Article
Written by Student Rights on 14 November 2011 at 5pm

Fresh faces and new ideas...

Having recently joined the team at Student Rights as part of the organisation’s growing research element, I feel the key to understanding the impact of radicalisation is appreciating the dangerous ease with which ideas can develop into action. I come to this role with a background in the study of political violence and communal conflict, having focused on Loyalist sectarian killing in Northern Ireland whilst at university.

Inherent in this was the notion that much of the violence was committed by individuals exposed to both a violent ideology as well as a sense of their community as one ‘under siege’. As a result of this toxic combination, young men who in any other circumstance would not have carried out the crimes they did became part of organisations that helped to tear the country apart. In the UK today the situation is of course very different, yet for many young people of all races and religions there remains a nagging echo of this feeling of communal insularity.

Both far-right and Islamist radicals rely on these self-doubts to allow their ideas to gain hold and the large population of British students are among the most vulnerable to their approaches. University is both an enjoyable and stressful experience for most of us and the presence of groups that target students in this way can turn that stress into intimidation and fear. It is at this time when an organisation which can stand alongside students to help them challenge this behaviour, as well as highlight the dangers of those who propagate such ideologies, is most important.

Opposing these views on university campuses is one of the key ways in which academics and policy makers can both improve the lives of the student population and contribute towards the rejection of ideas which run counter to our values. The ways in which this should be done are manifest, yet by far the most vital are the development of links with those who feel most threatened, and the direct opposition of ideas on campuses.

By working closely with those students on the front-line an organisation like Student Rights can remain relevant in an environment whose members and groups change all the time. Creating alliances with those who are frequently targeted by extremists is important as it can raise awareness of what such groups face on campus, as well as provide a platform from which to challenge the ideas that they are threatened by. However, it is also clear that in order to fully challenge dangerous and unpleasant ideas we are able to engage with those who share them.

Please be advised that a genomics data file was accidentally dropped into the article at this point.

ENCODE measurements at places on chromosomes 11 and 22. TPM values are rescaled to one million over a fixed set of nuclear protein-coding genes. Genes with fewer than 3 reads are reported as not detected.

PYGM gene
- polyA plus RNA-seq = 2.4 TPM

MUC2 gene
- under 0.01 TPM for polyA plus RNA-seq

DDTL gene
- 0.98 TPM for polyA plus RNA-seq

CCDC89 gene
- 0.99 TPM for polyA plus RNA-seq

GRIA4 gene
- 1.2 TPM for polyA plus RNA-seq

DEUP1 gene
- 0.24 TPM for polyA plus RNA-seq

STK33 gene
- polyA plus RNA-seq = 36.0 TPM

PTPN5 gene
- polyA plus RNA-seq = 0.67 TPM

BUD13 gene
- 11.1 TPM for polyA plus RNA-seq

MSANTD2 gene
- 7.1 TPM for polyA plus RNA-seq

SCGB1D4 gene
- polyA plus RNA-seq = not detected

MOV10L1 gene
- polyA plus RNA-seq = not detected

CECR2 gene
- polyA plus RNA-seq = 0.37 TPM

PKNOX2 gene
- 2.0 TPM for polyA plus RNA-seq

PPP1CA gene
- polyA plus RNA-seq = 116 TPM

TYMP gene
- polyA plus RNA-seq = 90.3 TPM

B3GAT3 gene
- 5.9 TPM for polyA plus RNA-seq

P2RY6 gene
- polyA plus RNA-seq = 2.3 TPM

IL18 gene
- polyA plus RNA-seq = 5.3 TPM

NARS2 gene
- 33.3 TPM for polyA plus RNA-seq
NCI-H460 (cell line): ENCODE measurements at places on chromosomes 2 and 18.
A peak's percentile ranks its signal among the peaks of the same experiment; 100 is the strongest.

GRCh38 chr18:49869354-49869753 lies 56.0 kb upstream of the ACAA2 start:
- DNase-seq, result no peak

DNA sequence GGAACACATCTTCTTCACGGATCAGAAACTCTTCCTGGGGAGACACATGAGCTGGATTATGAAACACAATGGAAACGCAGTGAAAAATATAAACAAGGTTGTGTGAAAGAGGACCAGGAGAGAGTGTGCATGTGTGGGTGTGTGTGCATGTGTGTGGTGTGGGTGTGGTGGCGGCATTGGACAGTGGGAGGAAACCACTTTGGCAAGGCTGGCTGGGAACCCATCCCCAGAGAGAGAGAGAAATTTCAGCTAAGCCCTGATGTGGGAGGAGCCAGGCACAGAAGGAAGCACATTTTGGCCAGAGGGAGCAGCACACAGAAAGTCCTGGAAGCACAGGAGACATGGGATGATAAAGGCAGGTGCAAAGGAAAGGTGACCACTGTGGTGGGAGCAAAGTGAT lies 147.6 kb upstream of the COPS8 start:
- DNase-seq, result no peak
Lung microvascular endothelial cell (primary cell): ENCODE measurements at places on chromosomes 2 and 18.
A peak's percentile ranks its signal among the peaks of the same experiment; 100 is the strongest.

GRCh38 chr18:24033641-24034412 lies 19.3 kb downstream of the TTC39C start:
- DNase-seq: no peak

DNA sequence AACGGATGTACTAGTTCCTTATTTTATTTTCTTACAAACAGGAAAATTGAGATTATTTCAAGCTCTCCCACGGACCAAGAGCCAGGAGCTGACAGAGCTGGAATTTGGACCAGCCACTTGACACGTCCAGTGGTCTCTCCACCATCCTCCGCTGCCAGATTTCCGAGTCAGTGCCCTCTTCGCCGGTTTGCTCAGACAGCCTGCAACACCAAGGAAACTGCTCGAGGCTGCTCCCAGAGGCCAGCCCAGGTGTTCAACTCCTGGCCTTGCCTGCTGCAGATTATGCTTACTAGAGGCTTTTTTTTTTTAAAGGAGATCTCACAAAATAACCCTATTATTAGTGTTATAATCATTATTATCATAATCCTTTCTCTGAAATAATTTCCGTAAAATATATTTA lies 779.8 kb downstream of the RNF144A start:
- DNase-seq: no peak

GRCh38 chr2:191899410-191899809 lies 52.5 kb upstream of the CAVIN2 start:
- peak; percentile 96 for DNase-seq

Campaigning against extremism on a simple no-platform ticket is something that needs to be used only in extreme cases. It is vital instead that rather than driving ideas underground and allowing individuals to gain notoriety and credibility by complaining of censorship we should encourage with all our ability the increase of openness and of fair debate. By highlighting the inconsistencies of thought and the unacceptability of sentiment in extremist ideologies we can be more effective than simply by standing on the sidelines.

To do this we will need to increase the numbers of events at which we have a presence, on the platform or in the audience. We must also demonstrate the fact the many of the extremists invited to speak on campus do so unopposed, and work hard to change a status-quo which enables the spread of misleading and malicious information. By following these two paths our ability to both challenge radical elements on university campuses and to highlight the intimidation felt by those who stand up to them will be greatly improved. It will take support from students on campus to make it complete though, so please get in touch with Student Rights if you feel you would like to help us.

Rupert Sutton is a Researcher at Student Rights